Padraig Harrington: 'There were a lot of sheep... they kept just following each other out the door'

The Irish professional golfer, and now Olympian, is not impressed that some of his sport’s best turned down the opportunity to be in Rio this week.

Image: James Crombie/INPHO

Sinéad O’Carroll reports from Rio de Janeiro

“YOU KNOW WHAT? I haven’t seen a mosquito. I’ll tell the truth – I saw one in my room and he did not come to a good end,” Padraig Harrington said to much laughter after coming off the Olympic golf course in Barra de Tijuca this afternoon.

Heading into the clubhouse one under par, the three-time major champion was unimpressed by those colleagues who opted out of the 2016 Games – the first time in which golf is being played since 1904.

“I think completely, yeah,” he said when asked if those who are not competing – including top names Rory McIlroy, Shane Lowry, Adam Scott and Jason Day – misread the situation.

“There’s a few contentious objectors who just don’t see why professional golf is in the Olympics – if that’s your opinion, that’s fine,” the Dubliner added.

I would have say there was a lot of sheep in this decision… they kept just following each other out the door.

“It’s hard to believe. It’s a perfect time in the schedule. The four majors are over… what else is there to play for this year?

“I just don’t understand what anyone else thinks they’re playing for, there are four majors and you have got the Olympics. There is no point in saving yourself for anything else.

“The Ryder Cup is two months away… surely this is not affecting it. If you want to rest, there are another eight weeks to rest. You can rest between the Open and the PGA if you want to rest.

“You don’t have to rest the week of the Olympics.”

Games excitement

Harrington’s annoyance at his absent competitors (albeit good-natured in delivery) is matched by his awe for the tournament he is partaking.

“I tee it up in four majors every year and if I was injured and didn’t play well. I’d always say there’s another major coming up in a few weeks. Sixteen every four years but with this event, there’s a genuine feeling of ‘this maybe my only chance’. Who knows in four years time where I will stand in the world of golf?

I realise how quick it changes. Yeah there was a feeling of trepidation, a feeling of joy after hitting the first shot. I’m an Olympic athlete forever.

A man with tickets to 10 different sports booked next week, he is soaking in the atmosphere slowly but surely taking over the Brazilian city.

“It’s incredibly different. There’s a real buzz around the players’ locker room. There’s a lot more interaction with the players,” he says, after earlier noting that he felt for those who weren’t here because they were ‘definitely missing out’.

“This week, it’s 60 guys playing and we’re all winners. 

“Standing on the first tee was as daunting as it would have been when I played my first major. I said it to the guys walking off, ‘Now we’re Olympians and no-one can take that away from us’.”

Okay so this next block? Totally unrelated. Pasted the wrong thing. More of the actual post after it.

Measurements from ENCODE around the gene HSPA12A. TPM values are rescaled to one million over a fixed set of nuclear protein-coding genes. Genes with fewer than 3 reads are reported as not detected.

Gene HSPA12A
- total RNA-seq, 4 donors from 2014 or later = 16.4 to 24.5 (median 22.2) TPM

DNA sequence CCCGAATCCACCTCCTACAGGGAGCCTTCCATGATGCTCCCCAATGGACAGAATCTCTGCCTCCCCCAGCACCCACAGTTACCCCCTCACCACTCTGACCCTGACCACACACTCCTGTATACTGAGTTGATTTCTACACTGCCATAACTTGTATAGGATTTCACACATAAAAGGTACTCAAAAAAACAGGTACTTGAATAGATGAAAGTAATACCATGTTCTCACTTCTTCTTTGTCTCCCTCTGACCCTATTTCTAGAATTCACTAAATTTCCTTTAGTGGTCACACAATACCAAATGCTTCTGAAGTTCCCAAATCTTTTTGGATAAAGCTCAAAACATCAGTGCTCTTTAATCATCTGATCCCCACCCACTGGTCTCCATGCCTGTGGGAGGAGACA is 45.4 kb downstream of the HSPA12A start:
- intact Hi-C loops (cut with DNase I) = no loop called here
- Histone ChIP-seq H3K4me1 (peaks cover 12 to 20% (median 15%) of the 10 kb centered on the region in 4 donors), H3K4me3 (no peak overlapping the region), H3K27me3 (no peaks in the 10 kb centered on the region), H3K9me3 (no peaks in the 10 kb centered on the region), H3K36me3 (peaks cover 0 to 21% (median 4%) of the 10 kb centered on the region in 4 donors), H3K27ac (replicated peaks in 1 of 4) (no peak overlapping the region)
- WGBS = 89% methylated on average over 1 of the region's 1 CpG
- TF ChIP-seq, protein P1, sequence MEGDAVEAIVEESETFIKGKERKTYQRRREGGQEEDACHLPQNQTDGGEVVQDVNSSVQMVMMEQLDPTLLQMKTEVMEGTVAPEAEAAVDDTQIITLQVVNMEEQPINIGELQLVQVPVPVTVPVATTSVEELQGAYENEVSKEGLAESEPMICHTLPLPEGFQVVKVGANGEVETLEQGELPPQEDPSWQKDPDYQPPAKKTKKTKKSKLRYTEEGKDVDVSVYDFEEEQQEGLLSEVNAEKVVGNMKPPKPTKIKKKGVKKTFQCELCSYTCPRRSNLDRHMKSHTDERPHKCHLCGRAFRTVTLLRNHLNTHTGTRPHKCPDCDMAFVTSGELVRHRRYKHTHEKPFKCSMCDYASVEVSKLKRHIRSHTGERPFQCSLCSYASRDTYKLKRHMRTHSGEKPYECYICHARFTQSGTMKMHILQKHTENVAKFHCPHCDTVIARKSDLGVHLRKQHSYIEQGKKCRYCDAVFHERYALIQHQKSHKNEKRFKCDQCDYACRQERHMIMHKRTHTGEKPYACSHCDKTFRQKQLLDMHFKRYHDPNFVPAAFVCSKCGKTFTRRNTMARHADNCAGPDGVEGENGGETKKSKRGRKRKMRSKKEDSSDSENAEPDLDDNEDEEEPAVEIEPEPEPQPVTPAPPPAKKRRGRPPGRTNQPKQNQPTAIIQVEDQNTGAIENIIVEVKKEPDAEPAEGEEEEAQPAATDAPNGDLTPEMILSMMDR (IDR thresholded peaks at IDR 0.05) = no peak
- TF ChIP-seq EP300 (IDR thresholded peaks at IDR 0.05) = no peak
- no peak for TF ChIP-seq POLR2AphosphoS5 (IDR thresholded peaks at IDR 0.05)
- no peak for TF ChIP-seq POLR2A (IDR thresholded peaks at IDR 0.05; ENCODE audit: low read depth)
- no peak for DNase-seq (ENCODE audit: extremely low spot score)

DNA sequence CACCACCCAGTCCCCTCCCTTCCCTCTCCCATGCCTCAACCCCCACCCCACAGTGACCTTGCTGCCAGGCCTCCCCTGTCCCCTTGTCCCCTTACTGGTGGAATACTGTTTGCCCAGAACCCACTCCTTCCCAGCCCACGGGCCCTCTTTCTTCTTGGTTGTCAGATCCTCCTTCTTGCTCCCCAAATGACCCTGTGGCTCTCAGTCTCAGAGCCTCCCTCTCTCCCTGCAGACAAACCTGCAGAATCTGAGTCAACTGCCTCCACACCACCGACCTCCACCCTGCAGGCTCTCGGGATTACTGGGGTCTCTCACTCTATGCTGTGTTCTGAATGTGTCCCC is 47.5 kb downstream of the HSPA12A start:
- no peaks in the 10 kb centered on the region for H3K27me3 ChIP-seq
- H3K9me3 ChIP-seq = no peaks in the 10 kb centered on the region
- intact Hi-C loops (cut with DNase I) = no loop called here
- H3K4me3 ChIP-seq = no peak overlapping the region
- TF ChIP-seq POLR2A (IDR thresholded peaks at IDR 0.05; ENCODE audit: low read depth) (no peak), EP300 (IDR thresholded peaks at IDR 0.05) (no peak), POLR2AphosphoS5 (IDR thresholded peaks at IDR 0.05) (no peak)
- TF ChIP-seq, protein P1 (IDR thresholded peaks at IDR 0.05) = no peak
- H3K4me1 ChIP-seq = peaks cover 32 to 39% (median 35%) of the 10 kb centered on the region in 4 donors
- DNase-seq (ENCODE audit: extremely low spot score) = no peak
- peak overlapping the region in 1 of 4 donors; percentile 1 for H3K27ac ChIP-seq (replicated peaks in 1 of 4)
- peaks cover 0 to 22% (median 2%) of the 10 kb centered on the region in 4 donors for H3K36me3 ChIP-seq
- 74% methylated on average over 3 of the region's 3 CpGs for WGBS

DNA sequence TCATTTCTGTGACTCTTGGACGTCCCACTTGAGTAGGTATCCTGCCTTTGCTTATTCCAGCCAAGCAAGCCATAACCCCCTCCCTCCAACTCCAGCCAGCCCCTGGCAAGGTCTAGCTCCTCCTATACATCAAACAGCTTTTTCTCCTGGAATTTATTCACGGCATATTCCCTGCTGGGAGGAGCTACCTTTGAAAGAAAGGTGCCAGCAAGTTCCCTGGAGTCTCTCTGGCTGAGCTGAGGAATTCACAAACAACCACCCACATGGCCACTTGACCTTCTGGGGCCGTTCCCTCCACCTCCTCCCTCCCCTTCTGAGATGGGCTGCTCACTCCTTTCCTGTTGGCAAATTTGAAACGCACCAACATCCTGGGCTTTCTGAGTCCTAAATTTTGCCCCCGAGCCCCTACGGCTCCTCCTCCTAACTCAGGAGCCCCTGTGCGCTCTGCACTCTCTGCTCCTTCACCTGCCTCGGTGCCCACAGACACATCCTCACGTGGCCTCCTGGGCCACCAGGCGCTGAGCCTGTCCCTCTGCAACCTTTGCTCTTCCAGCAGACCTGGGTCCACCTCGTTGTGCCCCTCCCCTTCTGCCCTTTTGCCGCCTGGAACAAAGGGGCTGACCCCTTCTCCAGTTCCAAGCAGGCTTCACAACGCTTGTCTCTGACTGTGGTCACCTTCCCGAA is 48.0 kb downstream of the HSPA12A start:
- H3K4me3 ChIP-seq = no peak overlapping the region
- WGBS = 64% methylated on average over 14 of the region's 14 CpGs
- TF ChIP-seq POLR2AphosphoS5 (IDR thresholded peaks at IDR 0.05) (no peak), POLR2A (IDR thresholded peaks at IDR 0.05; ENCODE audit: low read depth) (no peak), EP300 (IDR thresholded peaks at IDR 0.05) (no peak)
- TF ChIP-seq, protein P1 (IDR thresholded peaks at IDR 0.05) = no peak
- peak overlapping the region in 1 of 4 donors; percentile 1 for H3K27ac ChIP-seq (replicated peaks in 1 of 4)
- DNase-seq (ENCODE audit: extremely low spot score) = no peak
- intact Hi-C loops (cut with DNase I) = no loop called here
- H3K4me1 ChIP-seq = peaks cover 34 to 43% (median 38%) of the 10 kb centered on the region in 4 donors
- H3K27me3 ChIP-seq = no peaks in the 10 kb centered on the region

Following Harrington around the course today – as he shot a solid opening round of 70 – were his wife Caroline and their two sons (one of whom was in his Dad’s Olympic kit), as well as a healthy crowd dotted with tricolours.

Caroline Harrington Source: James Crombie/INPHO

The atmosphere, the golfer noted, was different.

“Basically it was all little groups of people who were supporting their own country.

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“It was very odd. Literally, you could see it around the golf course, you could have a crowd following a player from their own country whereas normally those following the group are reasonably neutral and cheer for everyone in the group.

“It was interesting, the cheers were going up and you could tell what country they were.”

His countryman, Seamus Power, finished his own opening round level par this afternoon.

The Irishmen are tied for 17th and 27th positions, respectively, going into round two of the four-day competition. They trailer overnight leader Marcus Fraser of Australia whose round of 63 leave him on -8, three shots clear of Canada’s Graham Delaet and Swede Henrik Stenson.

Harrington is not keen to talk about medals of any colour yet but he did reveal that text messages from Irish gold medallist (1956 in the 1,500m) Ronnie Delaney continue to arrive. 

“It would be nice to win the gold medal, silver medal, bronze medal but everybody is walking away with something which is a lot different to our regular weeks of golf,” he told reporters. 

I haven’t got my phone but… the second text is from Ronnie Delaney, I got one last night from him.

“This is man I would have seen at sports awards for 20 years and I’d go, ‘I want to be like that.’ I mightn’t have gold medal but at least I’m an Olympic athlete.”

More from The42′s team in Rio: 

‘I did that for them’ – Donnelly dedicates win to under-fire boxing coaches

‘All the sacrifices, being away from family and friends are worthwhile’ — Olympic finalists Lynch and Lambe

Belief but no expectations yet: Murphy family quietly proud of Annalise in her quest for Olympic glory

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